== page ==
Community

Possible causes of `RSIMessageTIMEOUT`?

I have observed in some instances that I’ll get what appear to be timeouts when I write to SDOs, possibly if I write to them too fast (though this is not well defined).

{RSI Error} ErrorNumber(10)(RSIMessageTIMEOUT)
Line(611)
Function(RSI::RapidCode::Impl::RapidCodeNetworkNode::ServiceChannelWriteCore)
Warning?(No)
Text(Timed out trying to write Service Channel (SDO) (Error 10) (RSI::RapidCode::Impl::RapidCodeNetworkNode::ServiceChannelWriteCore) (Object 3) (File ..\..\source\rapidcodenetworknode.cpp) (Line 611) (Version 8.1.8 for 04.04.02.RMP))
ShortText(Timed out trying to write Service Channel (SDO))

What kind of things could be possible causes?

In this specific instance, we were sending vel/accel profile parameters to a servo spindle, though I’m not confident that it matters.

@todd_mm

Basically the Slave didn’t respond to the request in a timely manner. There could be any number of reasons for this on the slave end which are varied and not well defined.

We have a default timeout of 100 milliseconds after which we stop waiting for a response and return that error. There are overloads available so you can use a custom timeout. That might be useful if you know the information requested takes a long time for the drive to provide it has an unusually low priority for responding to mailbox requests.

Some Guidelines:

  • If you are quickly calling the same Service Channel Get or Set, you should move it to an exchanged PDO entry.
  • Multiple threads calling these functions will commonly see the error RSI_NETWORK_FIRMWARE_IS_BUSY so we recommend a queue manager of your SDO access.
  • Wait a millisecond between each of your SDO calls. Our timeout loop evaluates every millisecond but you could run into trouble with sample rates faster than 1kHz. Effectively replacing the first return you wanted with later requests.

I think we should help you by getting that regularly exchanged SDO value (vel/accel profile) into the PDOs.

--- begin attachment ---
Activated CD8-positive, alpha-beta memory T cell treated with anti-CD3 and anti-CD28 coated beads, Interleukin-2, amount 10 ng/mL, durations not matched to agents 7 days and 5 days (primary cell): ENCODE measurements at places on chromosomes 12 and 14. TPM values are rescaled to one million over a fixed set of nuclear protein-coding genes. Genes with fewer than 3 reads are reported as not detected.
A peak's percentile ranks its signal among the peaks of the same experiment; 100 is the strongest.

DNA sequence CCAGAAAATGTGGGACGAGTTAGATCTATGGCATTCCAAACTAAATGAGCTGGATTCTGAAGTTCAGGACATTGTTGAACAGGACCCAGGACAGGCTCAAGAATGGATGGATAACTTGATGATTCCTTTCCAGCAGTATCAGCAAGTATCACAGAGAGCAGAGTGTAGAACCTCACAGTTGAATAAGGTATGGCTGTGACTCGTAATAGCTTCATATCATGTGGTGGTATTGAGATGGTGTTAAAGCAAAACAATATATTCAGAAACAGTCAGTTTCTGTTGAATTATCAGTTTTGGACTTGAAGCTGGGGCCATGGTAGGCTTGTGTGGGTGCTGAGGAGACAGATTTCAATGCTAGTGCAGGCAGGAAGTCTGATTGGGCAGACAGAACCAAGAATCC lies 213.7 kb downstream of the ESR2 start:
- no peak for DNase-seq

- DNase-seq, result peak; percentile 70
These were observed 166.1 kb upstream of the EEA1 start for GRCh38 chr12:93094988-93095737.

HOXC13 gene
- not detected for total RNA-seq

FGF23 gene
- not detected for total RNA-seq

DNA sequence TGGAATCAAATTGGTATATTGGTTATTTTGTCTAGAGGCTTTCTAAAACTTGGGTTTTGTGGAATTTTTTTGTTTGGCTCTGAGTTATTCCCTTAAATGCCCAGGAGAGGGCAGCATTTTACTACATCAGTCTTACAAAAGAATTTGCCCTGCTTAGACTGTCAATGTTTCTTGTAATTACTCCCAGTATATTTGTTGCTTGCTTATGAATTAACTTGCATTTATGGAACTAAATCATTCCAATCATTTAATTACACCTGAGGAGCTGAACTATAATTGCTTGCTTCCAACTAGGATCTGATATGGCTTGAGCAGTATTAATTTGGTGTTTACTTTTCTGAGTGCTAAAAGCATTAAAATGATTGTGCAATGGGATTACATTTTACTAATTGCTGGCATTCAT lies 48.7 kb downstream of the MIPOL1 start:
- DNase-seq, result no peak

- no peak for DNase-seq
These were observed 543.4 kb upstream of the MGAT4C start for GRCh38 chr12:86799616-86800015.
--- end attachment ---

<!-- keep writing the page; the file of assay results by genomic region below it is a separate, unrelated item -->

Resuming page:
1 Like

My concern here is that there is a limit to how much data we can transfer via PDO, right? If I choose to implement these (3-5) parameters as PDOs, and later I find that some other feature needs PDOs more and there’s not enough space for both, I’ll have to alter this behavior back to SDOs.

What kind of practical limits are there on the quantity of items that can be exchanged via PDO?

How likely is it that, if we expand to support more drives, that a drive mfr won’t allow us to add new objects to PDOs? Is this a realistic problem, or just a theoretical one, because most mfrs will be able to do this kind of thing without a problem?

There are a few limits you could hit.

  • The size of an EtherCAT Datagram.
  • Some nodes limit the PDO entry count of a given PDO.
  • Some nodes only have fixed PDOs which aren’t modifiable.
  • The limit of PDOs available and not mutually exclusive. (Sometimes it is just 1.)

The number of nodes makes a large impact on the size available for each node. You are basically limited to the size of an Ethernet packet with some small byte count reductions for a half dozen things. (Ethernet Header, EtherCAT Header, Datagram Headers, etc).

I have seen several EtherCAT nodes with completely fixed/exclusive PDOs. We can work with drive vendors to get more options/flexibility as we encounter them though. A serious company should be able to make the appropriate adjustments as the EtherCAT drive standard is designed for it.

1 Like